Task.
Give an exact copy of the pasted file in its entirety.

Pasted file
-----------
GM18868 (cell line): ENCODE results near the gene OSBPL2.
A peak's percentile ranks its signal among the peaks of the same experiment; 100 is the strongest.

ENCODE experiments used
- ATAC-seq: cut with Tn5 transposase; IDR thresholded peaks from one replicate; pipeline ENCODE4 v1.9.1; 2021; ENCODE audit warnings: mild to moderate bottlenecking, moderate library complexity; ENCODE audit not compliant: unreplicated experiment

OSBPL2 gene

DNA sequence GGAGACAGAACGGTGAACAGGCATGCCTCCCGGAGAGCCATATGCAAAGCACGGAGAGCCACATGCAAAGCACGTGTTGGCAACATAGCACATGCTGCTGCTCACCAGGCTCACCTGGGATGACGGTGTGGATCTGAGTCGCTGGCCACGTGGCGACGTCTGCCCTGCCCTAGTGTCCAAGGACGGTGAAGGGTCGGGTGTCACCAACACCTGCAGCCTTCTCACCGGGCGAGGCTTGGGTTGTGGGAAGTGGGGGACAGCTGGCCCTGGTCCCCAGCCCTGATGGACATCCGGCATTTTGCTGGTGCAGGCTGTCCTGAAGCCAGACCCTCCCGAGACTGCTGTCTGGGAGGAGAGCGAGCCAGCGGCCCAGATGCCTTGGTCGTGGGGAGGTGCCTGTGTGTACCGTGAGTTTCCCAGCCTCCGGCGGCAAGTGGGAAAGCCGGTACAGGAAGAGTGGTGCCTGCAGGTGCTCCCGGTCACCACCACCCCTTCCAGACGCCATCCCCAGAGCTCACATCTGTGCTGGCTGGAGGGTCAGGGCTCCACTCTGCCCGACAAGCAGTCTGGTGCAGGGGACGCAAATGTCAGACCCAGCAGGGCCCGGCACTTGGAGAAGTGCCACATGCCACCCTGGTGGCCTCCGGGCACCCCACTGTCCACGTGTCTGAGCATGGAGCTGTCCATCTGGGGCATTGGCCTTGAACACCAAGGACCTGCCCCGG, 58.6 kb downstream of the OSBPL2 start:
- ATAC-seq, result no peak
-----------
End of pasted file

GM18868 (cell line): ENCODE results near the gene OSBPL2.
A peak's percentile ranks its signal among the peaks of the same experiment; 100 is the strongest.

ENCODE experiments used
- ATAC-seq: cut with Tn5 transposase; IDR thresholded peaks from one replicate; pipeline ENCODE4 v1.9.1; 2021; ENCODE audit warnings: mild to moderate bottlenecking, moderate library complexity; ENCODE audit not compliant: unreplicated experiment

OSBPL2 gene

DNA sequence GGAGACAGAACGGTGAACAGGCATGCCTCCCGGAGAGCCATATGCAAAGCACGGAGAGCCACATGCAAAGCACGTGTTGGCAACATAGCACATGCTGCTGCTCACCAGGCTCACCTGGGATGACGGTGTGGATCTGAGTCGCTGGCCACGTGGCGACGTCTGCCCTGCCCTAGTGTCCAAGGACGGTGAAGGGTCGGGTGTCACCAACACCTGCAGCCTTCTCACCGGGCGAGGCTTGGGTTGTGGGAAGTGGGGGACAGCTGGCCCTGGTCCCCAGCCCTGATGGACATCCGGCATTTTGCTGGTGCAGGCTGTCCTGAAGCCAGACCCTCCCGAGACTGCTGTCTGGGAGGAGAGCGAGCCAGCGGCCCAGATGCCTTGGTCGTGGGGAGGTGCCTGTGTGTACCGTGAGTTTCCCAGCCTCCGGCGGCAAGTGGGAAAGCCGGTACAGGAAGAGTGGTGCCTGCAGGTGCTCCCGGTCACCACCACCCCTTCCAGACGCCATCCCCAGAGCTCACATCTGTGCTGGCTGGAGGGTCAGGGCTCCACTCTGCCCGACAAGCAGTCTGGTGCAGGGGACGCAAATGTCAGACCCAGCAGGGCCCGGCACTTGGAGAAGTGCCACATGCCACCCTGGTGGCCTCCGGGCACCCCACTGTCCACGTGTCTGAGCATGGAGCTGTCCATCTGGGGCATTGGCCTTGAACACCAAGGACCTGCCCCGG, 58.6 kb downstream of the OSBPL2 start:
- ATAC-seq, result no peak